The goal now is to try to organize the state chapters and begin running local candidates.

Then onward to 2020!

Pax et bonum

Sunday, December 25, 2016

Carl Paladino clerihew

Carl Paladino
perhaps had too much vino.
But even intoxication can't
excuse his offensive First Couple rant.
(Find some background here.)

Pax et bonum

Don't say "Chr*stm*s" - it might offend!

A satirist named Godfrey Elfwick posted the following on Twitter:

"All I can see on my timeline this morning is the word 'Chr*stm*s'. Please be aware of how triggering this can be for certain minorities."

Now, while I don't believe this is what he believes - he is noted for his outrageous and seemingly extreme pronouncements that point out, as satire is wont to do, views that are plausible - I actually suspect there are people who would agree with this view.

Yes, I know there are allegations of a war on Christmas that really don't hold up - but there has been an effort to downplay Christmas in order not to offend non-Christians. Thus we've had a trend toward saying "Happy Holidays" rather than "Merry Christmas," and efforts to de-Christianize the season. People have sought the removal of chreches, for example, and most recently, a cross was removed from a public "holiday tree." I remember when my daughters were attending urban public school the "holiday concert' had Jewish and Gospel songs, but no Christmas carols.

Some folks, sadly, have taken the opposite tack and turned "Merry Christmas" into a kind of political statement.

I don't like that either.

But as for me, if someone says "Happy Holidays" to me I always respond "Merry Christmas," and as Santa I always say "Merry Christmas." I'm not trying to be political, I'm just stating what the day is.

Pax et bonum

Tuesday, December 20, 2016

Why Democrats lost? Extremism is one factor

Pundits and Democratic politicians are still debating why Hillary Clinton - and the Democrats - lost the 2016 election.

Hillary's e-mails. Angry white men. James Comey. Wikileaks. Fake news. Russian hacks. The economy. Attitudes towards people of faith. Fear over terrorism. Elitism. Trump's TV appeal. Hillary's supposed unlikability. And so on.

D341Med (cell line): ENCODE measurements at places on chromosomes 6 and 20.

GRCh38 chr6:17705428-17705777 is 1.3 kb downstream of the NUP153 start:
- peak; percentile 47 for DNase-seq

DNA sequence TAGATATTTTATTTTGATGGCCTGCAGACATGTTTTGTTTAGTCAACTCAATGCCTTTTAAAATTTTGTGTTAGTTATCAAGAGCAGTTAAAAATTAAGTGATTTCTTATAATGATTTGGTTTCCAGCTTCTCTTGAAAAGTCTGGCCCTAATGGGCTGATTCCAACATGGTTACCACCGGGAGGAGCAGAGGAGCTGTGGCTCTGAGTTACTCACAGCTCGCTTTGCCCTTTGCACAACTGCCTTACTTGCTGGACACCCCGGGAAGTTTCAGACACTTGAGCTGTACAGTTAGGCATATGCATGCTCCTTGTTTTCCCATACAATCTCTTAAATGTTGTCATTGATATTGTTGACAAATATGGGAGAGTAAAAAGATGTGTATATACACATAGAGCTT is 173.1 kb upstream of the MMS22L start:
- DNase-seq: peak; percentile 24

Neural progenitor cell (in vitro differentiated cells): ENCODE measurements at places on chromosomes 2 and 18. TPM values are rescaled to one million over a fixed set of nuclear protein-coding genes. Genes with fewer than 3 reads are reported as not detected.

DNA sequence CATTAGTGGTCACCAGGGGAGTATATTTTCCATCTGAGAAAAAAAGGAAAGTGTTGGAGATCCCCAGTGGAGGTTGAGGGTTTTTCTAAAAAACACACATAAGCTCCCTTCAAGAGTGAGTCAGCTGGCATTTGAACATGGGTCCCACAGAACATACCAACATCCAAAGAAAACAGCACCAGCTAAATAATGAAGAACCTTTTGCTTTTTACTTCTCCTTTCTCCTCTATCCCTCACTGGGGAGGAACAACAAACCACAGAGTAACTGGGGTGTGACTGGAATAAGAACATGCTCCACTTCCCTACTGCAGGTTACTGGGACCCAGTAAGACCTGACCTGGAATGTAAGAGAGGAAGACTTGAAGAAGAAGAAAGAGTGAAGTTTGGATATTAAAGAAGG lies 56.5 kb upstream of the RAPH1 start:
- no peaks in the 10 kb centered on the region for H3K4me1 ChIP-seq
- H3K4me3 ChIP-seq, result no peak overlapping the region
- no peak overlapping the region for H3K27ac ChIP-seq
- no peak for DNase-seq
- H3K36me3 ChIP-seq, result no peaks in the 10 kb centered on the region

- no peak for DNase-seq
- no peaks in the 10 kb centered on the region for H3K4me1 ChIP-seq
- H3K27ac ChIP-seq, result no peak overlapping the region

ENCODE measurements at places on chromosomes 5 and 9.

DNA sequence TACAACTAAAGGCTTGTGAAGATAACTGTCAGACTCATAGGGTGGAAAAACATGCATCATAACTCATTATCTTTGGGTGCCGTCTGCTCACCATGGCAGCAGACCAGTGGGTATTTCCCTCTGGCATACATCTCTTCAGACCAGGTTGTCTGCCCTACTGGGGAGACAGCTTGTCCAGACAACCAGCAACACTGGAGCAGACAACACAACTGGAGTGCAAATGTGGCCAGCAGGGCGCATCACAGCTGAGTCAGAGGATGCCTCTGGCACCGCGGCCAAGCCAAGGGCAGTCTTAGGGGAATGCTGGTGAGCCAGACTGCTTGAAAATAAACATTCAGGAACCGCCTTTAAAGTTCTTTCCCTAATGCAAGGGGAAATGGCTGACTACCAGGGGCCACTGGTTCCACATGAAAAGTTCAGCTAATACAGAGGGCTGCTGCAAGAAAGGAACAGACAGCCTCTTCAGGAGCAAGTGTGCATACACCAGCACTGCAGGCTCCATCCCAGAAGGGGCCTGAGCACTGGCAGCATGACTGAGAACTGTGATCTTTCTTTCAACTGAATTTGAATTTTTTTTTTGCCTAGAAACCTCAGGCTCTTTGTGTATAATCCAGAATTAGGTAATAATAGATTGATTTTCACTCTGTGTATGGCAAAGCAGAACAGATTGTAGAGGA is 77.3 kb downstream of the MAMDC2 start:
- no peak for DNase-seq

Some of those reasons trotted out - and other such reasons - may have played a role.

But I think one of the factors was the Democrats' extremism.

Just look at a few issues.

I'm staunchly pro-life when it comes to abortion. While I believe that a majority of people are somewhat pro-life, I will admit that many people would say while abortion is wrong they would reluctantly accept it under some limited circumstances and in some limited situations.

The Democratic Party, however, and Hillary, made it a point to support, even promote unlimited abortion under all and any circumstances. Moreover, the party, and Hillary, supported and promoted public funding of abortions, and even forcing people who do not agree with it to provide and support it.

This is extremism that did not sit well with people in much of the country.

Or take homosexual marriage.

Many people do accept it - at least as a private matter. But the Democrats demanded that not only should people accept it, they should celebrate it and it should be legal everywhere, and people who find it morally objectionable must - under threat of fines, jail, or loss of job - take part in the ceremonies and related activities, and must provide venues and services in connection with such ceremonies (photography, catering, and so on). They were all for driving people of faith out of business, and calling them hate-filled bigots even when they were perfectly willing to serve all people under other circumstances and were simply motivated by faith not to take part in a particular ceremony.